Museo Sorella, Madrid

6. Musee de L'Annonciade, St. Tropez. This is a gem of a museum, within walking distance ? om the wharf where sailboats dock. Originally built in the 14th century as the Chapel of the Annunciation, it now houses a wonderful collection of impressionists and post-impressionists: Matisse, Bonard, Dufy, and Signac, to name a few. Because a number of the works here were painted when the artists visited the region, the viewer is apt to experience a sympathetic joy at seeing the same vistas and being bathed in the same light that inspired the artists.

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7. Musee D'Art Moderne De La Ville De Paris. Often overlooked in favor of the more famous Centre Pompidou, this museum is well worth a visit if only to see the Salle Dufy and Salle Matisse. The Salle Dufy houses the Electricity Fairy, an enormous mural painted by Dufy for the 1937 International Art and Technology Exhibition, which was held in the building that is now the museum. It is a vibrant celebration of light and the wonders of electricity. When I was there, a Nam June Paik robot comprised of TV sets stood in the middle of the hall, a clever artwork pairing.


Musee D'Art Moderne De La Ville De Paris

8. Cantor Arts Center, Stanford University, California. What l love most about this museum is the outdoor sculpture on the ?front lawn. The Cantor Arts Center has one of the largest collections—more than 70 pieces—of Rodin’s works outside of Paris. The Rodin Sculpture Garden alone is home to 20 of Rodin’s major bronzes, including his iconic Gates of Hell. Be the California sky sunny or overcast, it is always a pleasure to stroll through this garden, viewing such magnificent art.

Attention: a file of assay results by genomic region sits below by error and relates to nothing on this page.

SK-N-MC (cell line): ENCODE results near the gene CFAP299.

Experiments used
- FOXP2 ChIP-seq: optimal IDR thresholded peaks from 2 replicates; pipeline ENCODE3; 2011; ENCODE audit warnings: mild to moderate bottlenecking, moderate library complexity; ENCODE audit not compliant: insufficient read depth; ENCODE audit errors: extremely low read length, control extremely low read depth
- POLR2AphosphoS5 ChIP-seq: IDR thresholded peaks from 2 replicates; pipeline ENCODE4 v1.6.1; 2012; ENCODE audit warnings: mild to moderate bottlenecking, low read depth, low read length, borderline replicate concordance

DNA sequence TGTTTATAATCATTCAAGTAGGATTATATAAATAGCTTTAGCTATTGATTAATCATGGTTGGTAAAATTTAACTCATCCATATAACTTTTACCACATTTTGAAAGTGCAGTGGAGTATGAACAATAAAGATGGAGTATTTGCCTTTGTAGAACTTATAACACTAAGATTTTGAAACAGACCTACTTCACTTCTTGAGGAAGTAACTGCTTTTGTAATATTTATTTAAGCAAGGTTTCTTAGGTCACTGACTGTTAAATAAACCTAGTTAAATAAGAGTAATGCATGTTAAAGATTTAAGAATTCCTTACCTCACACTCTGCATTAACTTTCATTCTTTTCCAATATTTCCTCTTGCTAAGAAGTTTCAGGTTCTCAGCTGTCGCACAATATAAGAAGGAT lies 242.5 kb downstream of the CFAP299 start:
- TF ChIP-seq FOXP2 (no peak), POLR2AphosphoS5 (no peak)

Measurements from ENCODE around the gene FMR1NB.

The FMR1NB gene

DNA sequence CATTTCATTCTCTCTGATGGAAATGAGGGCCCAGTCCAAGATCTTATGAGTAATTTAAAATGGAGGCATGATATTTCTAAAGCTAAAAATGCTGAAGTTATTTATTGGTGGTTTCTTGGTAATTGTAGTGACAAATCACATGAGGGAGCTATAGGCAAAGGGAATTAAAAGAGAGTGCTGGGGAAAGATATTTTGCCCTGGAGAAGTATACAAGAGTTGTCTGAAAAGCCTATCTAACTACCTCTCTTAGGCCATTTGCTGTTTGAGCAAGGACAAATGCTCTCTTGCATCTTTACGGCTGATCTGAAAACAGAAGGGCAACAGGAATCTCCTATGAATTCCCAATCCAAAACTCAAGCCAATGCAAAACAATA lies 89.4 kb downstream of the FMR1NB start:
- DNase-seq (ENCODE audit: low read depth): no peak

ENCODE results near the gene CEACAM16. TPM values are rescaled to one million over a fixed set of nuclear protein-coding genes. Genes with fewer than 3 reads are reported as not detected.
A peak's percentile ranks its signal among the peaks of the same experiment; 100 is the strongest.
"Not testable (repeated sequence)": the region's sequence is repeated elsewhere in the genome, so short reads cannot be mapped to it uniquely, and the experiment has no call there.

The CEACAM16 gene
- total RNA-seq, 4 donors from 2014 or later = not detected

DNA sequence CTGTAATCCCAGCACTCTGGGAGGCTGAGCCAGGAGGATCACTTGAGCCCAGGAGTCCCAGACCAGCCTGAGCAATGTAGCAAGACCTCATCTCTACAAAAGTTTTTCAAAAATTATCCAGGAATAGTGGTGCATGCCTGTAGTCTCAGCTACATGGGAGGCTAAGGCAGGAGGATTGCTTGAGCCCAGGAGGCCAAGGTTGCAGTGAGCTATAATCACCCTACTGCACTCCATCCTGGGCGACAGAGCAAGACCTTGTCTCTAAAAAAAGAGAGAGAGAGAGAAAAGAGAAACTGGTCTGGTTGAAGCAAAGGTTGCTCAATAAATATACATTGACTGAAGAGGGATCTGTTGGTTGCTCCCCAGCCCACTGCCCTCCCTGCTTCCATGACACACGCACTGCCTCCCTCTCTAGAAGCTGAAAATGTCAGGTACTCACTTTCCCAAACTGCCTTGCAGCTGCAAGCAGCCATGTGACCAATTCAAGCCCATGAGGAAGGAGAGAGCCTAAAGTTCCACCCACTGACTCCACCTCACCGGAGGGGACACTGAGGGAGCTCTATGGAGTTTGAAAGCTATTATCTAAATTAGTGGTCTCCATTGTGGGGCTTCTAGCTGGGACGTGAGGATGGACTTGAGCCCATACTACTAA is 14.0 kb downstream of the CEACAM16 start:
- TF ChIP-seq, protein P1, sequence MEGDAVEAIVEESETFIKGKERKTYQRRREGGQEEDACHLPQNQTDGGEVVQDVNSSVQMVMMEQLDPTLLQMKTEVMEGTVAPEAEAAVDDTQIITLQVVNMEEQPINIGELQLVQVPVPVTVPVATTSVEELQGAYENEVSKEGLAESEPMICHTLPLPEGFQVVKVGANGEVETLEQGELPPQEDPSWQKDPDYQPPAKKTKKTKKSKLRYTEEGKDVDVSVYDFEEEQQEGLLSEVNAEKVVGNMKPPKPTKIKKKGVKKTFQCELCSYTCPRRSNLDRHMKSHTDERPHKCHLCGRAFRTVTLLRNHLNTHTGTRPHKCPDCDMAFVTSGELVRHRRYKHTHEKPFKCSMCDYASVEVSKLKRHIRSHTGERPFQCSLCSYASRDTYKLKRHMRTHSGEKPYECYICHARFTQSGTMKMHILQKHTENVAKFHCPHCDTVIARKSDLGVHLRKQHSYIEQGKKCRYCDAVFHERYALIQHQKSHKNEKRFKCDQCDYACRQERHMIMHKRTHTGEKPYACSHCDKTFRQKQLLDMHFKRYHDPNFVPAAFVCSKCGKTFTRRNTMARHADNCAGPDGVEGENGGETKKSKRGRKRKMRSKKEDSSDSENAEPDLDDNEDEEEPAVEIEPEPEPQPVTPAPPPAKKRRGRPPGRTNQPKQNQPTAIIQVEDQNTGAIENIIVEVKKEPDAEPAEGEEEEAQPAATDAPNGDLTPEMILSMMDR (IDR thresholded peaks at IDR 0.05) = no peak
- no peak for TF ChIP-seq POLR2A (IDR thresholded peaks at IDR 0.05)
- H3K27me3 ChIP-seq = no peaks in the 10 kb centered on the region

9. Pinto Art Museum, Antipolo. A visit to Pinto Museum is on the top of my list of “things to do in Manila” for both tourists and locals. It is a wonderful museum that everyone can enjoy. In a beautiful compound of lush gardens dotted with contemporary sculpture stand several mission-style structures functioning as exhibition halls for the spectacular collection of Dr. Joven Cuanang. Over the past few decades he has acquired the works of the best Filipino contemporary artists. Dr. Cuanang’s preference for figurative works, plus the very ?friendly setting in which they are presented, make the art more accessible to a broad audience. It’s one of those places that makes you proud of the Philippines.

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Pinto Art Museum

10. Fondation Maeght. A definite must for art lovers. Unlike other museums where art and architecture evolved separately, at Fondation Maeght they were conceived together. Some of the most important artists of the 20th century were commissioned to create work for the building and the gardens. Georges Braque did the pool and a stained glass window, Marc Chagall, the mural mosaics. While meandering through the property, you come across sculptures by Giacometti and Calder among many others. It is an amazing collection of modern art.


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Nicole Limos
Managing Editor
Nicole’s career in publishing began in 2006. Before becoming Town & Country online’s managing editor, she moved from features editor to beauty editor of the title’s print edition. “The lessons in publishing are countless,” she says. “The most crucial ones for me? That to write best about life, you need to live your life. And another I still struggle to live by: ‘Brevity is a virtue; verbosity is a vice.’”